Seven year effects of meadow vole herbivory on oak survivalThis article is part of a larger document. View the larger document here.
Seedling mortality due to meadow vole herbivory is often thought to be small scale in nature in hardwood afforestation efforts. However, in some instances, this source of mortality may play a more important role than typically realized. A total of 1,440 bare-root Nuttall oak (Quercus texana Buckley), Shumard oak (Quercus shumardii Buckley), and swamp chestnut oak (Quercus michauxii Nutt.) seedlings were planted in February 2008 on a northwest Mississippi site. Plots received treatment with one of four mechanical site preparation methods. Also, all plots received an initial post planting application of Oust XP®. In year two, one half of plots were selected for treatment with a second application of Oust XP®. Overall, seedling survival was excellent throughout the duration of the study. However, cumulative annual vole induced seedling mortality was significant and did not stabilize until the seventh year after planting. Overall seventh-year survival was 83.7 percent, with vole damage accounting for approximately 79.1 percent of all seedling/sapling mortality to date. Analyses did not detect treatment interaction with vole induced mortality in the first three years of this study. However, seventh year analyses detected significant main effect differences for both mechanical treatment and species related to vole herbivory. Vole herbivory was greater in areas receiving less intensive mechanical treatments, and Nuttall oak was preferentially selected for herbivory. While seedling survival approaching 84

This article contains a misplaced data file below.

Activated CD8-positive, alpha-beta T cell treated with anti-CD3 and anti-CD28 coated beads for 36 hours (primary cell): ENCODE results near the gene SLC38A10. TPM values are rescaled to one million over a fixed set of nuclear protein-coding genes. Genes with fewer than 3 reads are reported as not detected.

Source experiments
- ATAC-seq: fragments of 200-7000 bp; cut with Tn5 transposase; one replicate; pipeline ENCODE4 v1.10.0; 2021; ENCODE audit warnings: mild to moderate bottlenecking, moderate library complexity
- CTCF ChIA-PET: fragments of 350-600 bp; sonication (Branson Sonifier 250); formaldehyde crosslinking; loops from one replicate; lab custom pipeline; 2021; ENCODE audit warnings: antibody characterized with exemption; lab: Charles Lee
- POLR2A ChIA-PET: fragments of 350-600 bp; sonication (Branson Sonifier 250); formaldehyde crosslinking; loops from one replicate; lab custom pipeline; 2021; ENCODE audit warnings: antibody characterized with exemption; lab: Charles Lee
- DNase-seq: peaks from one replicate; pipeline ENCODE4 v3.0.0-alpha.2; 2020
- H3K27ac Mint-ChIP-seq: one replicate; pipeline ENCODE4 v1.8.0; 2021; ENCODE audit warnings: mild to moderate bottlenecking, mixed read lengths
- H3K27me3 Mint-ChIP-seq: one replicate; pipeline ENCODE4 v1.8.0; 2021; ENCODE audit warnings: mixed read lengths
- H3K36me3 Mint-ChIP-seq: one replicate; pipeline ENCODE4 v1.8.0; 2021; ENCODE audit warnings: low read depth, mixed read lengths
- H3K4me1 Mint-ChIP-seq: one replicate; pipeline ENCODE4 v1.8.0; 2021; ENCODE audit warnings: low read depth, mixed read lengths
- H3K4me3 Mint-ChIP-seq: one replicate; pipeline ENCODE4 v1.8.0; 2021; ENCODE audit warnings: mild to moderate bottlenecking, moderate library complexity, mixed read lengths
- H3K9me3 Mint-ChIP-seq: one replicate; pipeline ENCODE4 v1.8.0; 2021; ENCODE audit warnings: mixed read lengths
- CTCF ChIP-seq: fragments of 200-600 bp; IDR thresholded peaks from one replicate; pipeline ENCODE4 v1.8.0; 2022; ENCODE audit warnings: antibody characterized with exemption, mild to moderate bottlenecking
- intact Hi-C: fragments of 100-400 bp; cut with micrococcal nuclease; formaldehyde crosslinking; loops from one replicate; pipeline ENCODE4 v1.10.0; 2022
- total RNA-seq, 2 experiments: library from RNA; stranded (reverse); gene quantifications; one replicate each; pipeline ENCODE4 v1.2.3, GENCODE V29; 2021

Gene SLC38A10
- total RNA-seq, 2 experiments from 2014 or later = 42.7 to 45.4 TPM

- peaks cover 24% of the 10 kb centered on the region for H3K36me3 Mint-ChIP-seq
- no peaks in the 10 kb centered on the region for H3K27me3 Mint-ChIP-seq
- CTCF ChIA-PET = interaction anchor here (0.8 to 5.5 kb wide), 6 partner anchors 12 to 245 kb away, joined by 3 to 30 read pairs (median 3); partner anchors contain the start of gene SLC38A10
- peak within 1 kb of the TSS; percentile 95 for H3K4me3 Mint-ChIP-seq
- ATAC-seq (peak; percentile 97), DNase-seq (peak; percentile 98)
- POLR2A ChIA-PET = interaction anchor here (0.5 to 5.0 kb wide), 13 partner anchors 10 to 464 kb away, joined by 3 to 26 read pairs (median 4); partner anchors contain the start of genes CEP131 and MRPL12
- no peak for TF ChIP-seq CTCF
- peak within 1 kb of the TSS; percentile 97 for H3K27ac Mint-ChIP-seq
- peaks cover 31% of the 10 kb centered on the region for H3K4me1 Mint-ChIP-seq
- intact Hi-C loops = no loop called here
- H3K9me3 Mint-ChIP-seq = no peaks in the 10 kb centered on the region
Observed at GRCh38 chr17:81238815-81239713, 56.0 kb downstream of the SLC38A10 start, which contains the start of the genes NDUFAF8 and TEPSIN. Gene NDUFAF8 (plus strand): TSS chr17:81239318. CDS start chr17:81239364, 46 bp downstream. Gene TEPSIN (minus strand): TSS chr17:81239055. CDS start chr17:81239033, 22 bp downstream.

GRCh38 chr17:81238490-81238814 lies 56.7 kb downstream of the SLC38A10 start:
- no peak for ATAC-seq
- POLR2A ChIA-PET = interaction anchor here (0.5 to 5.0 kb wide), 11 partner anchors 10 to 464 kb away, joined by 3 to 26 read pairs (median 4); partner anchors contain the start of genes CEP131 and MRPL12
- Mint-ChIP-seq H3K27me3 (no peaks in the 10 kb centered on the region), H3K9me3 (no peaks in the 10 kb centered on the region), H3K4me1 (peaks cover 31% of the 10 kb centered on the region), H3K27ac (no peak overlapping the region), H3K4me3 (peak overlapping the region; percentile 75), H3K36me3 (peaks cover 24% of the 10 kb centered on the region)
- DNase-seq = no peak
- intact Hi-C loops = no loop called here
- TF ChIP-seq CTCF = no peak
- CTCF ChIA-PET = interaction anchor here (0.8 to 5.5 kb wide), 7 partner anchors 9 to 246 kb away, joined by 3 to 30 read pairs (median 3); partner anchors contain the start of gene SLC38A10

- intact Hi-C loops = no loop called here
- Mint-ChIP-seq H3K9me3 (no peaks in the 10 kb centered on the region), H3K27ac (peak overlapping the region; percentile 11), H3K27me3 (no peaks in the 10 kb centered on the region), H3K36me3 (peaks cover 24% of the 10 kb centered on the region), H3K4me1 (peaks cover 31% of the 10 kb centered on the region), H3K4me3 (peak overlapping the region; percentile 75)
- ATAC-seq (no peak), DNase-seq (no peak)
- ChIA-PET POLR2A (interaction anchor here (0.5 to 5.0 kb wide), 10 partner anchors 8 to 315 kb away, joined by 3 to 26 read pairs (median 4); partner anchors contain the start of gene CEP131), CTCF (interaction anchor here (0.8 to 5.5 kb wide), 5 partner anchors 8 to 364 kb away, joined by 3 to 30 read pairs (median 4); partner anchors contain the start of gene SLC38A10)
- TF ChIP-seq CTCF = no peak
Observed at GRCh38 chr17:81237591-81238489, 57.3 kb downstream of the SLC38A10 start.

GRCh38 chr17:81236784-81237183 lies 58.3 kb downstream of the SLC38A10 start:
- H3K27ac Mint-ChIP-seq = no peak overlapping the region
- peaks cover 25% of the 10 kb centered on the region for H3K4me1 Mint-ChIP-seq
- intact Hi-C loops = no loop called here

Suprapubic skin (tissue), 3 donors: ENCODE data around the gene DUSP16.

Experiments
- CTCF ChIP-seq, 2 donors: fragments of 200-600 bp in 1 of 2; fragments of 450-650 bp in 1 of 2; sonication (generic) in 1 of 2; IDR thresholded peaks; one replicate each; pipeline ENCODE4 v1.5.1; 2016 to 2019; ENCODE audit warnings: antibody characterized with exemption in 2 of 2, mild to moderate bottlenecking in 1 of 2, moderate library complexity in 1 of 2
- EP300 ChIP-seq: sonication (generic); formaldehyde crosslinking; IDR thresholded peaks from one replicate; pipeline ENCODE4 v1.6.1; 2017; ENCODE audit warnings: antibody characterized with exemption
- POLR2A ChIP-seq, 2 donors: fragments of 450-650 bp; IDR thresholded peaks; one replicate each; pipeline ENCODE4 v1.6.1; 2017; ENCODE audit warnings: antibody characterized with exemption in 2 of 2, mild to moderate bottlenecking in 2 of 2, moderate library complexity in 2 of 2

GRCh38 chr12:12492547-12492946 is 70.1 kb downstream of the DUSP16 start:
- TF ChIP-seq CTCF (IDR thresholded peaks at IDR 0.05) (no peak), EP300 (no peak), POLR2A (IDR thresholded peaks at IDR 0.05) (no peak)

percent is not normally considered poor, at 12.9 percent mortality, the level of vole damage observed in this study is of serious magnitude and may warrant consideration in planting efforts.